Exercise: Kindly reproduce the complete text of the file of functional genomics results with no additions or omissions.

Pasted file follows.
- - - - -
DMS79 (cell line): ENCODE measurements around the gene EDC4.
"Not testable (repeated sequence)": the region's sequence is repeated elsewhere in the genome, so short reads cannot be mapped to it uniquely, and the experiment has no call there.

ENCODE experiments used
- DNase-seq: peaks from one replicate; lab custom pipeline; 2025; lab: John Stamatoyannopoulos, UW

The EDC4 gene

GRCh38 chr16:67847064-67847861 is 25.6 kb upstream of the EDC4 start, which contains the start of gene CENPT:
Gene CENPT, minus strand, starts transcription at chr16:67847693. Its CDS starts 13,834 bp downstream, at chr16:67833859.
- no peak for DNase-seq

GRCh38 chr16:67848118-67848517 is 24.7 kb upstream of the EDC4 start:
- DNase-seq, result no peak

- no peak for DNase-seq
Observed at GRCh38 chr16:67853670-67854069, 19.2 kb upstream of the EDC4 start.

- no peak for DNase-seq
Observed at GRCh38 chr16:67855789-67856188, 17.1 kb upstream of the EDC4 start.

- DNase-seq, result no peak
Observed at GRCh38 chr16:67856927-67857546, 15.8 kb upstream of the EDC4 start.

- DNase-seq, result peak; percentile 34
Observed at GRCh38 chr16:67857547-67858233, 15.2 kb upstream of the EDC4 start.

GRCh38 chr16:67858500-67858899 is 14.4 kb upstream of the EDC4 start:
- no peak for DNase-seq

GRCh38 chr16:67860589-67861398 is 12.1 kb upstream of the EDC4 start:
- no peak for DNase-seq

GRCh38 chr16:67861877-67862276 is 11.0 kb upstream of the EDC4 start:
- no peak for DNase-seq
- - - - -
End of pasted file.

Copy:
DMS79 (cell line): ENCODE measurements around the gene EDC4.
"Not testable (repeated sequence)": the region's sequence is repeated elsewhere in the genome, so short reads cannot be mapped to it uniquely, and the experiment has no call there.

ENCODE experiments used
- DNase-seq: peaks from one replicate; lab custom pipeline; 2025; lab: John Stamatoyannopoulos, UW

The EDC4 gene

GRCh38 chr16:67847064-67847861 is 25.6 kb upstream of the EDC4 start, which contains the start of gene CENPT:
Gene CENPT, minus strand, starts transcription at chr16:67847693. Its CDS starts 13,834 bp downstream, at chr16:67833859.
- no peak for DNase-seq

GRCh38 chr16:67848118-67848517 is 24.7 kb upstream of the EDC4 start:
- DNase-seq, result no peak

- no peak for DNase-seq
Observed at GRCh38 chr16:67853670-67854069, 19.2 kb upstream of the EDC4 start.

- no peak for DNase-seq
Observed at GRCh38 chr16:67855789-67856188, 17.1 kb upstream of the EDC4 start.

- DNase-seq, result no peak
Observed at GRCh38 chr16:67856927-67857546, 15.8 kb upstream of the EDC4 start.

- DNase-seq, result peak; percentile 34
Observed at GRCh38 chr16:67857547-67858233, 15.2 kb upstream of the EDC4 start.

GRCh38 chr16:67858500-67858899 is 14.4 kb upstream of the EDC4 start:
- no peak for DNase-seq

GRCh38 chr16:67860589-67861398 is 12.1 kb upstream of the EDC4 start:
- no peak for DNase-seq

GRCh38 chr16:67861877-67862276 is 11.0 kb upstream of the EDC4 start:
- no peak for DNase-seq